State values are initialised in the contract constructor function which will get executed when our contract is deployed.

// src/contract.rs

// version info for migration info
const CONTRACT_NAME: &str = "crates.io:{{project-name}}";

pub fn instantiate(
    deps: DepsMut,
    _env: Env,
    info: MessageInfo,
    msg: InstantiateMsg,
) -> Result<Response, ContractError> {
    let state = State {
        count: msg.count,
        owner: info.sender.clone(),
    set_contract_version(deps.storage, CONTRACT_NAME, CONTRACT_VERSION)?;
    STATE.save(deps.storage, &state)?;

        .add_attribute("method", "instantiate")
        .add_attribute("owner", info.sender)
        .add_attribute("count", msg.count.to_string()))

The constructor sets the value of the count variable and sets the message sender as the owner of contract.

Lets add a function to increment the counter

// src/contract.rs

pub fn try_increment(deps: DepsMut) -> Result<Response, ContractError> {
    STATE.update(deps.storage, |mut state| -> Result<_, ContractError> {
        state.count += 1;

    Ok(Response::new().add_attribute("method", "try_increment"))

This function increments the state variable by 1 every time its invoked.

Lets also add another function to query the current value of count

// src/contract.rs

fn query_count(deps: Deps) -> StdResult<CountResponse> {
    let state = STATE.load(deps.storage)?;
    Ok(CountResponse { count: state.count })

4. Deploying your contract to LocalTerra

Please ensure the LocalTerra is running as described in step 1. We first need to add a test account. We can use the following command to set it up from a mnemonic:

terrad keys add test1 --recover
satisfy adjust timber high purchase tuition stool faith fine install that you unaware feed domain license impose boss human eager hat rent enjoy dawn

Run the following command to create a WASM build in your directory

cargo run-script optimize

Finally to publish your code to LocalTerra run the following command.

terrad tx wasm store artifacts/counter_dapp.wasm --from test1 --chain-id=localterra --gas=auto --fees=100000uluna --broadcast-mode=block

You should see a similar output:

height: 6
txhash: 83BB9C6FDBA1D2291E068D5CF7DDF7E0BE459C6AF547EC82652C52507CED8A9F
codespace: ""
code: 0
data: ""
rawlog: '[{"msg_index":0,"log":"","events":[{"type":"message","attributes":[{"key":"action","value":"store_code"},{"key":"module","value":"wasm"}]},{"type":"store_code","attributes":[{"key":"sender","value":"terra1dcegyrekltswvyy0xy69ydgxn9x8x32zdtapd8"},{"key":"code_id","value":"1"}]}]}]'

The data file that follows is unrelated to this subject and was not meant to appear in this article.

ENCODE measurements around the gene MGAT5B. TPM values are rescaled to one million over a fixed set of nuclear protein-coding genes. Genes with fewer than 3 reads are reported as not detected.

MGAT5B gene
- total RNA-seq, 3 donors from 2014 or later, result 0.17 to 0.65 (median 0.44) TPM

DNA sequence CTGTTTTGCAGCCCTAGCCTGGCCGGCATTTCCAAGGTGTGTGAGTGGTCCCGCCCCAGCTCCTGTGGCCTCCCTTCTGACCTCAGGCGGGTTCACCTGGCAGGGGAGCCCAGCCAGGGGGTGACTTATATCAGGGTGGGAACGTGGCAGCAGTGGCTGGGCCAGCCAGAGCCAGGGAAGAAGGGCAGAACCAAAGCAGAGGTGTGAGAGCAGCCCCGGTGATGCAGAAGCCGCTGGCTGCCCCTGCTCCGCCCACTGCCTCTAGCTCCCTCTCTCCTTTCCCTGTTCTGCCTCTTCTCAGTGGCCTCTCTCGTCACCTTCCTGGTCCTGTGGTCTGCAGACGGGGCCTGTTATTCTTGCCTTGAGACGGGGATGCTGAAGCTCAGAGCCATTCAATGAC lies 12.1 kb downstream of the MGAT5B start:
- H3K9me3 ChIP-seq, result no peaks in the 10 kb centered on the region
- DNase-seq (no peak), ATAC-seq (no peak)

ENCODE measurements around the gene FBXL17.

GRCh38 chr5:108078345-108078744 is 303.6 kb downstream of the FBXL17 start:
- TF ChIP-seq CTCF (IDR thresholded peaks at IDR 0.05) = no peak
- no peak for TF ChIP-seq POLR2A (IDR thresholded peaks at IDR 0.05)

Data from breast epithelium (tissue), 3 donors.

- msgindex: 0
  log: ""
  - type: message
    - key: action
      value: store_code
    - key: module
      value: wasm
  - type: store_code
    - key: sender
      value: terra1dcegyrekltswvyy0xy69ydgxn9x8x32zdtapd8
    - key: code_id
      value: "1"
info: ""
gaswanted: 681907
gasused: 680262
tx: null
timestamp: ""

You will have to manually create the contract after the code has been deployed. This is an additional step in Terra as compared to something like Ethereum where the contract is instantly published and deployed.

Lets initialise the contract with count 0

terrad tx wasm instantiate 1 '{"count":0}' --from test1 --chain-id=localterra --fees=10000uluna --gas=auto --broadcast-mode=block

You should see the a similar message once contract is deployed successfully.

height: 41
txhash: AEF6F2FA570029A5D4C0DA5ACFA4A2B614D5811E29EEE10FF59F821AFECCD399
codespace: ""
code: 0
data: ""
rawlog: '[{"msg_index":0,"log":"","events":[{"type":"instantiate_contract","attributes":[{"key":"owner","value":"terra1dcegyrekltswvyy0xy69ydgxn9x8x32zdtapd8"},{"key":"code_id","value":"1"},{"key":"contract_address","value":"terra18vd8fpwxzck93qlwghaj6arh4p7c5n896xzem5"}]},{"type":"message","attributes":[{"key":"action","value":"instantiate_contract"},{"key":"module","value":"wasm"}]}]}]'
- msgindex: 0
  log: ""
  - type: instantiate_contract
    - key: owner
      value: terra1dcegyrekltswvyy0xy69ydgxn9x8x32zdtapd8
    - key: code_id
      value: "1"
    - key: contract_address
      value: terra18vd8fpwxzck93qlwghaj6arh4p7c5n896xzem5
  - type: message
    - key: action
      value: instantiate_contract
    - key: module
      value: wasm
info: ""
gaswanted: 120751
gasused: 120170
tx: null
timestamp: ""

Keep note of contract_address key i.e “terra18vd8fpwxzck93qlwghaj6arh4p7c5n896xzem5”, we’ll need this to interact with our contract.

5. Interacting with our contract

Lets query contract info.

terrad query wasm contract terra18vd8fpwxzck93qlwghaj6arh4p7c5n896xzem5

You should see an output like so

address: terra18vd8fpwxzck93qlwghaj6arh4p7c5n896xzem5
owner: terra1dcegyrekltswvyy0xy69ydgxn9x8x32zdtapd8
codeid: 1
initmsg: eyJjb3VudCI6MH0=
migratable: false

The initmsg is the value we passed during contract creation which is encoded in base64 format. You can decode base64 data here

Lets increment our counter by calling the increment function

terrad tx wasm execute terra18vd8fpwxzck93qlwghaj6arh4p7c5n896xzem5 '{"increment":{}}' --from test1 --chain-id=localterra --gas=auto --fees=1000000uluna --broadcast-mode=block

Lets see if the state has changed. We can use the get_count method to check the value of our count state variable.

terrad query wasm contract-store terra18vd8fpwxzck93qlwghaj6arh4p7c5n896xzem5 '{"get_count":{}}'

You should get the following output:

  count: 1

Great! you have created your first smart contract in Terra protocol.


We have just explored how the terra blockchain development workflow is setup. You can challenge yourself by creating a CW20 Token which is the terra equivalent of Ethereum’s ERC20 standard. You can find out more in the official CW20 documentation. Also checkout more smart contract examples in the offical terra repository.